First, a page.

WASHINGTON -- If you were Herman Cain, what would you do?
It's a simple-yet-intriguing idea: a web site that allows presidential candidates from across the country -- and politicians vying for a host of other races, too -- to simply and unequivocally state their positions on important issues so that voters can know exactly where they stand.
It's been nearly two weeks since Halloween.
To this point in the 2012 election cycle, the Republican contenders have been all bark and no bite when it comes to the nation's energy future. President Obama's approach, however, hasn't been much better.
WASHINGTON -- Herman Cain searched his memory for details about what might have caused a woman in the 1990s to accuse him of sexual harassment.
You might wonder how KershawHealth meets the health and wellness needs of our community. After all, creating a healthier community is an integral part of our mission. How do we provide the education, support and activities that will accomplish this worthy goal?
President candidate Herman Cain came to Washington to talk about his tax plans but ended up talking about sex. Welcome to the life of the top-tier candidate, Mr. Cain.
Beginning in the 1830s and continuing to about 1980, the railroad was a very important component in the "warp and weave" of the nation's fabric. During this period the railroad was one of the chief transporters of passengers, mail, and goods used in America.
I admit it.
Random thoughts on a brilliant fall afternoon:
WASHINGTON -- Herman Cain's craggy-faced Chief of Staff Mark Block took a drag off a cigarette, blew smoke at the camera and sent the political class into coughing fits.
An outraged liberal group has called for MSNBC to fire Pat Buchanan for what it calls "white supremacist" views. I'd rather leave Pat and his views free to discredit themselves.
WASHINGTON -- On perfectly beautiful days such as these, it is impossible to conceive of conflict.
"I'd prop him up and put a pair of dark glasses on him and keep him as long as I could."
Andre Bauer must be looking for a second life in S.C. politics. Or more precisely, Andre Bauer must be looking for a second shot at a second life in S.C. politics.
You know what the most commonly used word in the English language seems to be?
Robert Mills was the first American born and trained architect. He called himself "Robert Mills, Architect of Public Buildings." Indeed, Mills established a new scale and standard for public buildings in Washington, D. C. when he designed the Treasury Building, the Patent Office, and the General Post Office in the 1830s and early 1840s. In other parts of the country, Mills designed buildings that were sensitive to regional values and local architectural traditions. Always his attention was on permanency and fireproofing for his public buildings.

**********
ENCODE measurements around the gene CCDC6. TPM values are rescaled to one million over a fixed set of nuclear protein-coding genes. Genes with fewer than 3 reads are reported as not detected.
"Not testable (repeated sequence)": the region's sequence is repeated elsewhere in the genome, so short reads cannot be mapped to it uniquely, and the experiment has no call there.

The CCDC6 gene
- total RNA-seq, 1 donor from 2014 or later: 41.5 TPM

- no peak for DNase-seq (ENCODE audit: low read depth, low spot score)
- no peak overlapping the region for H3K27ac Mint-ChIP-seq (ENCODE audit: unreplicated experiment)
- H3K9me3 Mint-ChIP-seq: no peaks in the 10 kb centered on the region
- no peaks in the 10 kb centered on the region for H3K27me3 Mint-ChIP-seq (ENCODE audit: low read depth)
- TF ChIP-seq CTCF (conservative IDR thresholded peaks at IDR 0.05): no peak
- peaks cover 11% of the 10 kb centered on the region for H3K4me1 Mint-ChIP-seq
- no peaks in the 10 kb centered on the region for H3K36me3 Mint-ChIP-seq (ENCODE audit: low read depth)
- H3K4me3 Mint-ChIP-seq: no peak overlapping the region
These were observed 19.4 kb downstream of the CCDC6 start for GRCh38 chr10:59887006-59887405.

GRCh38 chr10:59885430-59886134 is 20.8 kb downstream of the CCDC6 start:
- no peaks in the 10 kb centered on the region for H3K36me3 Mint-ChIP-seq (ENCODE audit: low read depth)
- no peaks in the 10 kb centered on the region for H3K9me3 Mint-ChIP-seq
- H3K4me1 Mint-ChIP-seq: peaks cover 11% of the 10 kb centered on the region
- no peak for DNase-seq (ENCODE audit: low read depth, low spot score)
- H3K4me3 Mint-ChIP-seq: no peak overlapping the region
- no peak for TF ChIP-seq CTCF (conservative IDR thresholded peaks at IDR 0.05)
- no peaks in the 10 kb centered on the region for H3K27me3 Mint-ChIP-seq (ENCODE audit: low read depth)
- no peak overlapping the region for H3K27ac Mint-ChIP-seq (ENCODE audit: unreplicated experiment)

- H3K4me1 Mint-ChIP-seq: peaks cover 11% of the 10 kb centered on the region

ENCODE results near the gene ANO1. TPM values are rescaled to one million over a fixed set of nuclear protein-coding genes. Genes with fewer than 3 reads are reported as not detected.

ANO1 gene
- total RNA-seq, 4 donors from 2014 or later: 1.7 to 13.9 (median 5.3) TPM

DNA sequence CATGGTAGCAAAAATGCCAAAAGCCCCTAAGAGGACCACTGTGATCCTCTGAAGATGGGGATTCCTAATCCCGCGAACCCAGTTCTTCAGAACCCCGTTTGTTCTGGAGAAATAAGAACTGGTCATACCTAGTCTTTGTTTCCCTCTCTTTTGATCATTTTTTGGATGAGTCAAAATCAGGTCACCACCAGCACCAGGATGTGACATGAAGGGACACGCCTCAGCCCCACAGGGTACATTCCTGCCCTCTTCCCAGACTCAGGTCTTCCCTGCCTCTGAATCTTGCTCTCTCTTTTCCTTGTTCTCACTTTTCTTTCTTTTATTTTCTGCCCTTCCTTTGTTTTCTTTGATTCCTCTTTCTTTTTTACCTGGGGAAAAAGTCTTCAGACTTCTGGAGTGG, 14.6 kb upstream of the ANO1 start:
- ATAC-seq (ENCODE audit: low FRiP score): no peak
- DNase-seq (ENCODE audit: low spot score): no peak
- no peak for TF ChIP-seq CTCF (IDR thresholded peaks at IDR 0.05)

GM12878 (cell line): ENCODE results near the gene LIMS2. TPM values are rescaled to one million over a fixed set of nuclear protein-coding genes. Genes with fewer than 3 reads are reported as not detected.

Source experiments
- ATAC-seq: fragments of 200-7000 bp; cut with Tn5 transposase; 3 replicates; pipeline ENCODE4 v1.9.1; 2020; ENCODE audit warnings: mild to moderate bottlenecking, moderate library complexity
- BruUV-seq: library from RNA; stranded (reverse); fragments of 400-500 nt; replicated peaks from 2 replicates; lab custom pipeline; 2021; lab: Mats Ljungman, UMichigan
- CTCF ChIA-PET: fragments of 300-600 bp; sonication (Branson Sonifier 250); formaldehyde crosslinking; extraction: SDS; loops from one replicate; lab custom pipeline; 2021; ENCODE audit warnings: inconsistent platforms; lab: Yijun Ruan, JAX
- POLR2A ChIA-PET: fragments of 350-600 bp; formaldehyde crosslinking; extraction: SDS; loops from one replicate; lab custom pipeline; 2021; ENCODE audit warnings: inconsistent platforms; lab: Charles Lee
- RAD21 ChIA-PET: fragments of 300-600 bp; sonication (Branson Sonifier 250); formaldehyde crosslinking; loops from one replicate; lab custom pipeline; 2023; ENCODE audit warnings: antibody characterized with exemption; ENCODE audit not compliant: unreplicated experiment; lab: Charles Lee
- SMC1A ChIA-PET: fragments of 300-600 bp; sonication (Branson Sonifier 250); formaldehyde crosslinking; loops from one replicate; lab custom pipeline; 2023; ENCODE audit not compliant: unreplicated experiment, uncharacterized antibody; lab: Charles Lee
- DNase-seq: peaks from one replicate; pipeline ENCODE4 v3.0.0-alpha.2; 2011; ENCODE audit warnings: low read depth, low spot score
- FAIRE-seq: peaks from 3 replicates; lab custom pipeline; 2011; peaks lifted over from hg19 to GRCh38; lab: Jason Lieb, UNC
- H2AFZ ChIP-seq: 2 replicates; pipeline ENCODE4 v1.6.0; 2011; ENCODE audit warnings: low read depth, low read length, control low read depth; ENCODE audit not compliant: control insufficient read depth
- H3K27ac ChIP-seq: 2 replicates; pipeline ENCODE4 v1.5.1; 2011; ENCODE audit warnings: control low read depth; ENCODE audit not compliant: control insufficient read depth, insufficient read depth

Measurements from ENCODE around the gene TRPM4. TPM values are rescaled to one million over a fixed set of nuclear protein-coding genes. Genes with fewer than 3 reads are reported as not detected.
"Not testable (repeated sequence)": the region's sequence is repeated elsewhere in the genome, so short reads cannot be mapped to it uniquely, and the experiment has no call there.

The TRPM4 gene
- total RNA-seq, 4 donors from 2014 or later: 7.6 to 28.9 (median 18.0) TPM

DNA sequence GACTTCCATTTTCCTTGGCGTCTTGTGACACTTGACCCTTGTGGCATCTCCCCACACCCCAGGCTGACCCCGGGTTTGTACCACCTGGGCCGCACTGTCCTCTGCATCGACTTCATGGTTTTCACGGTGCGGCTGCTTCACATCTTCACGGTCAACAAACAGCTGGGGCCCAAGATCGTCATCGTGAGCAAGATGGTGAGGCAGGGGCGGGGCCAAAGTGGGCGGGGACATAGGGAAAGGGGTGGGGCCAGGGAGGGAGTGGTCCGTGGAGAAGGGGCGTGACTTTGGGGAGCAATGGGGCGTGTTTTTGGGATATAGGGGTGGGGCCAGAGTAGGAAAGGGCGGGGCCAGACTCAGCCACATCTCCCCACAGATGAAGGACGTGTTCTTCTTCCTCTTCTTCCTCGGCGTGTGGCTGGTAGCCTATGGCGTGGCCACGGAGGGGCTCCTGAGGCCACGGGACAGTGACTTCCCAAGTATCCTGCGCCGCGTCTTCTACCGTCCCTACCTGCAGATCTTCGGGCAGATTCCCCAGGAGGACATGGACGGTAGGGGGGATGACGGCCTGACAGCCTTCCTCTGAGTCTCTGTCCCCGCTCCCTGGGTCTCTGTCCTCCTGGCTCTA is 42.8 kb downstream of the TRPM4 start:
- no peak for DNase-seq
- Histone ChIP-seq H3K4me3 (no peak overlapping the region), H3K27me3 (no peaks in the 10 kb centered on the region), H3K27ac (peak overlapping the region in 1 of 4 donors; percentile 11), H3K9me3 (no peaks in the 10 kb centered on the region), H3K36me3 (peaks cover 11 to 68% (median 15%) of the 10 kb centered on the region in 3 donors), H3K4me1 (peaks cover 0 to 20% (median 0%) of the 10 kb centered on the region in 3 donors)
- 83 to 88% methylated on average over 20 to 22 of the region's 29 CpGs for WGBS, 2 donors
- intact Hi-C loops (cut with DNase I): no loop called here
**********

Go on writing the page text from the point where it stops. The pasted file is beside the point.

Camden is, without a doubt, a horse town. Kershaw County is a horse county and the love for horses extends throughout this great area of South Carolina. However, it stops at my door.
Easter is a holiday of two extremes. On one side is a covert celebration of springtime with cute bunnies and pretty dresses and Easter egg hunts and chicks and flowers and lambs. On the other is a lamb being slaughtered on Passover. There is a bloodstained cross on which a Jewish man is dying who proclaimed that he was the Son of God, and that he had to be killed so that God's wrath against my sins could be carried out not against me but against him.
WASHINGTON -- One approaches the race fray with trepidation, but here we go, tippy-toe.
April 11, 2014 was a very important day in the history of South Carolina. Few people noticed that anything much happened – but I would argue that this was the day we as a state did two very important things.
WASHINGTON -- In selecting Stephen Colbert to replace David Letterman as host of the "Late Show," CBS has waged war on America's heartland -- or so proclaims that Palm Beach font of heartland mirth, Rush Limbaugh.
Americans love their sports. We especially love baseball, basketball, football and hockey. We love the Super Bowl, March Madness, the Stanley Cup and World Series.
Recently, I attended the Congress on Healthcare Leadership presented by the American College of Healthcare Executives, and I was most impressed by one presentation: Building the New Healthcare Delivery System. In particular, I was struck by the fact that healthcare executives from across the country were focused almost exclusively on this new world of healthcare and its impact on how the organizations they lead are designed.
She was not a pretty woman in the days of her youth. Her lips were too thin, her forehead too high and her eyes so round that they seemed to bulge into the lens of the glasses she wore.
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